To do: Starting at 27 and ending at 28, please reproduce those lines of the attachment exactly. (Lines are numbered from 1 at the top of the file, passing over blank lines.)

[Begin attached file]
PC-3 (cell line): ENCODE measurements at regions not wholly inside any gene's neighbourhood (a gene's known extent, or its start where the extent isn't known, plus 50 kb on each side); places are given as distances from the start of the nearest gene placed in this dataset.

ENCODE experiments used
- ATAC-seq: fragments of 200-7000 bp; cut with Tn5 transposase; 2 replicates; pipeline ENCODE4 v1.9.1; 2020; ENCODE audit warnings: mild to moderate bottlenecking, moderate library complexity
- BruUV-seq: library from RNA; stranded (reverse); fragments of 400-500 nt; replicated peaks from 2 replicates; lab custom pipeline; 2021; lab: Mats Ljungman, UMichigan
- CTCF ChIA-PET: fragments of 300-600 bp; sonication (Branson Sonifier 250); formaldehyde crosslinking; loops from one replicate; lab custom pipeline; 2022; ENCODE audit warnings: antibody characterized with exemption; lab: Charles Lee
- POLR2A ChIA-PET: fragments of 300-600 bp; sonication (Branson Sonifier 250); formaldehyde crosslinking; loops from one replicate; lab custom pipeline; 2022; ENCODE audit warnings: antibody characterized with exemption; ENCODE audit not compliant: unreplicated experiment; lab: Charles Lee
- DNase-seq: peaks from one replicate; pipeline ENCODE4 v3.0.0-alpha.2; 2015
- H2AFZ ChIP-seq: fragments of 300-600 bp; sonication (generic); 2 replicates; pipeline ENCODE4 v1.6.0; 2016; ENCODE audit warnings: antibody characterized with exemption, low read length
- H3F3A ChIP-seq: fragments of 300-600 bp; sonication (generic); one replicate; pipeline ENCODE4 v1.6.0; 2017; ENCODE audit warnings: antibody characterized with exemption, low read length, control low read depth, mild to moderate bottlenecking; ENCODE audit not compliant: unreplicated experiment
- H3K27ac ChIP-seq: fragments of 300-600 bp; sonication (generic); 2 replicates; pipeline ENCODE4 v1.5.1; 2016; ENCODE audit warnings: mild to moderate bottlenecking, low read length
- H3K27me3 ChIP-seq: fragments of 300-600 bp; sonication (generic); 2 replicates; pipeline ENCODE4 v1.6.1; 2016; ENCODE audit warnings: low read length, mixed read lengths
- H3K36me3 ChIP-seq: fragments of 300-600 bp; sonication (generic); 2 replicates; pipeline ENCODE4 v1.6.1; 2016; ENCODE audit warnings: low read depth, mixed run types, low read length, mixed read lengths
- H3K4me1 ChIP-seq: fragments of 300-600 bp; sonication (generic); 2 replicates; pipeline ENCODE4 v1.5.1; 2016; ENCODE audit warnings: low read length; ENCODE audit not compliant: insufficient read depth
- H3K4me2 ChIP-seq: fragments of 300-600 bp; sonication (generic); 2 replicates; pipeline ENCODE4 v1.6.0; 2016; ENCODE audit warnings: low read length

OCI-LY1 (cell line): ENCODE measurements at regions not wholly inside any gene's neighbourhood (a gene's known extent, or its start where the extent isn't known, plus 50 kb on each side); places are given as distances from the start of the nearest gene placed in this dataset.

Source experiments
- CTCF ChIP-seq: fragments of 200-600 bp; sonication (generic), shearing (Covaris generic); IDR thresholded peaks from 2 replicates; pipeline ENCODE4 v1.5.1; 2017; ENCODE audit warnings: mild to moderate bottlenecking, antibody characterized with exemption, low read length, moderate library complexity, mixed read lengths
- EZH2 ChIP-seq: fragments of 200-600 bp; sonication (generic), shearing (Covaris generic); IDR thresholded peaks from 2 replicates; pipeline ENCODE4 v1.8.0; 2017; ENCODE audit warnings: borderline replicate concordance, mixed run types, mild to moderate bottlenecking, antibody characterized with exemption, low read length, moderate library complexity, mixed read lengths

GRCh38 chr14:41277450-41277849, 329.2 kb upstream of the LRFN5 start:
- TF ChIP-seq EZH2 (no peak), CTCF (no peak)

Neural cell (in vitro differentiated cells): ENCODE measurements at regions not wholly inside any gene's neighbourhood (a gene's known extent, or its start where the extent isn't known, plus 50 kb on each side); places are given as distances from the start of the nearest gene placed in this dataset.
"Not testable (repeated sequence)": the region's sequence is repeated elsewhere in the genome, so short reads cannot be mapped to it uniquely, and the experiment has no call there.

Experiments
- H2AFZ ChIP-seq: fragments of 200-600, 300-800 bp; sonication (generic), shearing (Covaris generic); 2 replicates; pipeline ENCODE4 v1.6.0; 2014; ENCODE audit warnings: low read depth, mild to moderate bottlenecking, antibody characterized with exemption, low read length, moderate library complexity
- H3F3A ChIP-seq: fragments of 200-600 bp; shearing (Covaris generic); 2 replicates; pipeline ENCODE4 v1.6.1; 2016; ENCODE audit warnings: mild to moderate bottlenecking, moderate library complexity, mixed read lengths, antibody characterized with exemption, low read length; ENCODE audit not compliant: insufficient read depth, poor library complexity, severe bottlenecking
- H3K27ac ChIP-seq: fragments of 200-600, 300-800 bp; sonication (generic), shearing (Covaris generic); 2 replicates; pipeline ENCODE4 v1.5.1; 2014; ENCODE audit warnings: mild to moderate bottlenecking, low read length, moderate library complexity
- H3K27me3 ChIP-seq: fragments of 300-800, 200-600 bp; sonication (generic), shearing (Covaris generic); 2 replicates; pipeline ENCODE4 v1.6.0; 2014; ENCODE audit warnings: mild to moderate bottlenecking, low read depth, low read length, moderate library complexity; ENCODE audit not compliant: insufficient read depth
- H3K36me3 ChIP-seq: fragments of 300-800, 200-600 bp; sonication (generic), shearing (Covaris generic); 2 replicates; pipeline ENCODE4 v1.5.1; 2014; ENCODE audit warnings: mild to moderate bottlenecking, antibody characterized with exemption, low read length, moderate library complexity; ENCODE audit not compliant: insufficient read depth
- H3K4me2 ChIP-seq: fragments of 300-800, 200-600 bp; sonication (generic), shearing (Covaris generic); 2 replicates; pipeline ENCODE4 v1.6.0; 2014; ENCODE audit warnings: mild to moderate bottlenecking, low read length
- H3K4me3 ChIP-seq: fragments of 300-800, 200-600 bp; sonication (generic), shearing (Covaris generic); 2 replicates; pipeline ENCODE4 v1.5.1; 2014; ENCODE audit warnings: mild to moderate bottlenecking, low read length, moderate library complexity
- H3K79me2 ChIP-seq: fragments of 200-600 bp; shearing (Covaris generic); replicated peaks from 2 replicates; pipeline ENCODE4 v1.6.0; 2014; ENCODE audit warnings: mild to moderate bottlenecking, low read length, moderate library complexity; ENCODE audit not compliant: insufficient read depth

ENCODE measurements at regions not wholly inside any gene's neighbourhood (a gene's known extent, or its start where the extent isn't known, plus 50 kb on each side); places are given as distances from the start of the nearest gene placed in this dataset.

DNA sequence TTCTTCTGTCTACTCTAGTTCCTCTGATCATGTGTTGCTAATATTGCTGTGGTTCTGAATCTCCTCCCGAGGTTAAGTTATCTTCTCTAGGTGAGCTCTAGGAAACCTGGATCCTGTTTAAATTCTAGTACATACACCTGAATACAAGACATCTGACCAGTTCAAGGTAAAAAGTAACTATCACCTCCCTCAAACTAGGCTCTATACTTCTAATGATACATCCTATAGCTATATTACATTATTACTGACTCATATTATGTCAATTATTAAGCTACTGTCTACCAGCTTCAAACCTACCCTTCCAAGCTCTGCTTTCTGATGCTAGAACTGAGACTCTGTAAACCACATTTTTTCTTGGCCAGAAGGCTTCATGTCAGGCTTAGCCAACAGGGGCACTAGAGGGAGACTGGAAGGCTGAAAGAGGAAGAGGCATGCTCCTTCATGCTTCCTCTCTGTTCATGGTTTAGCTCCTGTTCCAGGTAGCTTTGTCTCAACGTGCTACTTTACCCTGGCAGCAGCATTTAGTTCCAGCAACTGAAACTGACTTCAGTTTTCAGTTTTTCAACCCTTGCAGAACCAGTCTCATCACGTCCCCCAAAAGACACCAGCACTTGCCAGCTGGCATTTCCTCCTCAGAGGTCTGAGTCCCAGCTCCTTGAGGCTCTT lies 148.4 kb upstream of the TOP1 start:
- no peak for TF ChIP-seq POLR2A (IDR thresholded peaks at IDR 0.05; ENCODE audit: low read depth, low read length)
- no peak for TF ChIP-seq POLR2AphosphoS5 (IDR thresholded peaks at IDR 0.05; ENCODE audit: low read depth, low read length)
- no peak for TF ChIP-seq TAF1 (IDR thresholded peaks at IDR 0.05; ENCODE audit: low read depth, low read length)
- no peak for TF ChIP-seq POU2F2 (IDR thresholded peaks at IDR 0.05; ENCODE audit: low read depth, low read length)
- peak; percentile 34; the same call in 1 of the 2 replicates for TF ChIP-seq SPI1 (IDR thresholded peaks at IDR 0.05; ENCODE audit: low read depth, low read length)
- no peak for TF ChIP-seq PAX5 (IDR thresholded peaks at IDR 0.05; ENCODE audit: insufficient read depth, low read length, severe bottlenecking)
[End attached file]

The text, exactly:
- H3K27me3 ChIP-seq: fragments of 300-800, 200-600 bp; sonication (generic), shearing (Covaris generic); 2 replicates; pipeline ENCODE4 v1.6.0; 2014; ENCODE audit warnings: mild to moderate bottlenecking, low read depth, low read length, moderate library complexity; ENCODE audit not compliant: insufficient read depth
- H3K36me3 ChIP-seq: fragments of 300-800, 200-600 bp; sonication (generic), shearing (Covaris generic); 2 replicates; pipeline ENCODE4 v1.5.1; 2014; ENCODE audit warnings: mild to moderate bottlenecking, antibody characterized with exemption, low read length, moderate library complexity; ENCODE audit not compliant: insufficient read depth